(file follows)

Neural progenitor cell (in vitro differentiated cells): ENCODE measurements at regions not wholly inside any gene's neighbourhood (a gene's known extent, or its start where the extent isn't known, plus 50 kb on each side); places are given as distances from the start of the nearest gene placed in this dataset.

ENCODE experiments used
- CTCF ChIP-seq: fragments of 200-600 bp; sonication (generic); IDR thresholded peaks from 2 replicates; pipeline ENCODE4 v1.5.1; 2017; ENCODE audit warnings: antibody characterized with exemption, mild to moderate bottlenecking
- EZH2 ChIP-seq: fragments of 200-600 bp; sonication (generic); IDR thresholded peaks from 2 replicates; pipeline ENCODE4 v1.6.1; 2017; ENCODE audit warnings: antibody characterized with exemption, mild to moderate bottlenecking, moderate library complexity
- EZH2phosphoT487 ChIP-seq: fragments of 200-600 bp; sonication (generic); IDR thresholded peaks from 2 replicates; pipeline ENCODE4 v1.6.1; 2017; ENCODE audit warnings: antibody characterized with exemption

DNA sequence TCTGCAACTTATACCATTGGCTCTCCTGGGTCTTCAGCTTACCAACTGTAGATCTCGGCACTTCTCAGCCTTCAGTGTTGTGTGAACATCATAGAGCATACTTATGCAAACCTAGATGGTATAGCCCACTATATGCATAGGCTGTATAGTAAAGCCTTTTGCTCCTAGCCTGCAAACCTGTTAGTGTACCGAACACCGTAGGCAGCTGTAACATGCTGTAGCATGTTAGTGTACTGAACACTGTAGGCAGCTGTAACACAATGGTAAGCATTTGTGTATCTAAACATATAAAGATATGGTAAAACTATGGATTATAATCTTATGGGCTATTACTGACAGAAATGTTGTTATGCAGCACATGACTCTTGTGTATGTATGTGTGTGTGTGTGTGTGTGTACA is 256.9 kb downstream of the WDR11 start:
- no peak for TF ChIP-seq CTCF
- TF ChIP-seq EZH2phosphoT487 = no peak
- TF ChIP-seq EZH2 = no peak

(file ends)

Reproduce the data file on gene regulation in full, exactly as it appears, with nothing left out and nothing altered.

Neural progenitor cell (in vitro differentiated cells): ENCODE measurements at regions not wholly inside any gene's neighbourhood (a gene's known extent, or its start where the extent isn't known, plus 50 kb on each side); places are given as distances from the start of the nearest gene placed in this dataset.

ENCODE experiments used
- CTCF ChIP-seq: fragments of 200-600 bp; sonication (generic); IDR thresholded peaks from 2 replicates; pipeline ENCODE4 v1.5.1; 2017; ENCODE audit warnings: antibody characterized with exemption, mild to moderate bottlenecking
- EZH2 ChIP-seq: fragments of 200-600 bp; sonication (generic); IDR thresholded peaks from 2 replicates; pipeline ENCODE4 v1.6.1; 2017; ENCODE audit warnings: antibody characterized with exemption, mild to moderate bottlenecking, moderate library complexity
- EZH2phosphoT487 ChIP-seq: fragments of 200-600 bp; sonication (generic); IDR thresholded peaks from 2 replicates; pipeline ENCODE4 v1.6.1; 2017; ENCODE audit warnings: antibody characterized with exemption

DNA sequence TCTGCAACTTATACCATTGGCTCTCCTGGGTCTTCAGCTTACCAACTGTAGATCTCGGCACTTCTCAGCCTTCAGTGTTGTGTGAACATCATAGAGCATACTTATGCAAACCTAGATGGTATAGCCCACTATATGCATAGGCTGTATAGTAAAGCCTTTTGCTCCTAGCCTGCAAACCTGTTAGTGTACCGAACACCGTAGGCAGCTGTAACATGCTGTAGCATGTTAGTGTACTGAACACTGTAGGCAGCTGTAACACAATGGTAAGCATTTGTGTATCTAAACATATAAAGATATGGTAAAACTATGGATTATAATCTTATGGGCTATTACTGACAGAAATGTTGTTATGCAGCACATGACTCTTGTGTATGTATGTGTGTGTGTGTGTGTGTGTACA is 256.9 kb downstream of the WDR11 start:
- no peak for TF ChIP-seq CTCF
- TF ChIP-seq EZH2phosphoT487 = no peak
- TF ChIP-seq EZH2 = no peak